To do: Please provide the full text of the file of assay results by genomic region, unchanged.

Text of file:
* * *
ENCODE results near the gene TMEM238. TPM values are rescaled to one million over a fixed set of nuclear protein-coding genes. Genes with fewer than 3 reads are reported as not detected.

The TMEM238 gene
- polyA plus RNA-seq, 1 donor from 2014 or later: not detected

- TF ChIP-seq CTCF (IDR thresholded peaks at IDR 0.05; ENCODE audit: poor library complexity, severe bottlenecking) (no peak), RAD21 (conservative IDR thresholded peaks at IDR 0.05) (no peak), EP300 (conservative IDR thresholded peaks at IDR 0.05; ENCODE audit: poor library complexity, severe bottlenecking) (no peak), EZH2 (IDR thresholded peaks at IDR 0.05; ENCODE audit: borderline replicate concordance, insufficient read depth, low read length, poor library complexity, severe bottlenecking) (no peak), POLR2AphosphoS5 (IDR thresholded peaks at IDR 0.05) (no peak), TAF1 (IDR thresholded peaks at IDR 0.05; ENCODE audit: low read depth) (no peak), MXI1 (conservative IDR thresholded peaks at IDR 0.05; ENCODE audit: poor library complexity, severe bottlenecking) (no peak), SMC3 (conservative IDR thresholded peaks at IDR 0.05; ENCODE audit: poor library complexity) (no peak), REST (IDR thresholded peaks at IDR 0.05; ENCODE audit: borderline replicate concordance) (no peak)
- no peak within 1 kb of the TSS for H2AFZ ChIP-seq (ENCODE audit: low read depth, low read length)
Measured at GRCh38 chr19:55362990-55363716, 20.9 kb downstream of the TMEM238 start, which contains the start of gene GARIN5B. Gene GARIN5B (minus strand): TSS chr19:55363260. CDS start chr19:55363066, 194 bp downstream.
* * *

ENCODE results near the gene TMEM238. TPM values are rescaled to one million over a fixed set of nuclear protein-coding genes. Genes with fewer than 3 reads are reported as not detected.

The TMEM238 gene
- polyA plus RNA-seq, 1 donor from 2014 or later: not detected

- TF ChIP-seq CTCF (IDR thresholded peaks at IDR 0.05; ENCODE audit: poor library complexity, severe bottlenecking) (no peak), RAD21 (conservative IDR thresholded peaks at IDR 0.05) (no peak), EP300 (conservative IDR thresholded peaks at IDR 0.05; ENCODE audit: poor library complexity, severe bottlenecking) (no peak), EZH2 (IDR thresholded peaks at IDR 0.05; ENCODE audit: borderline replicate concordance, insufficient read depth, low read length, poor library complexity, severe bottlenecking) (no peak), POLR2AphosphoS5 (IDR thresholded peaks at IDR 0.05) (no peak), TAF1 (IDR thresholded peaks at IDR 0.05; ENCODE audit: low read depth) (no peak), MXI1 (conservative IDR thresholded peaks at IDR 0.05; ENCODE audit: poor library complexity, severe bottlenecking) (no peak), SMC3 (conservative IDR thresholded peaks at IDR 0.05; ENCODE audit: poor library complexity) (no peak), REST (IDR thresholded peaks at IDR 0.05; ENCODE audit: borderline replicate concordance) (no peak)
- no peak within 1 kb of the TSS for H2AFZ ChIP-seq (ENCODE audit: low read depth, low read length)
Measured at GRCh38 chr19:55362990-55363716, 20.9 kb downstream of the TMEM238 start, which contains the start of gene GARIN5B. Gene GARIN5B (minus strand): TSS chr19:55363260. CDS start chr19:55363066, 194 bp downstream.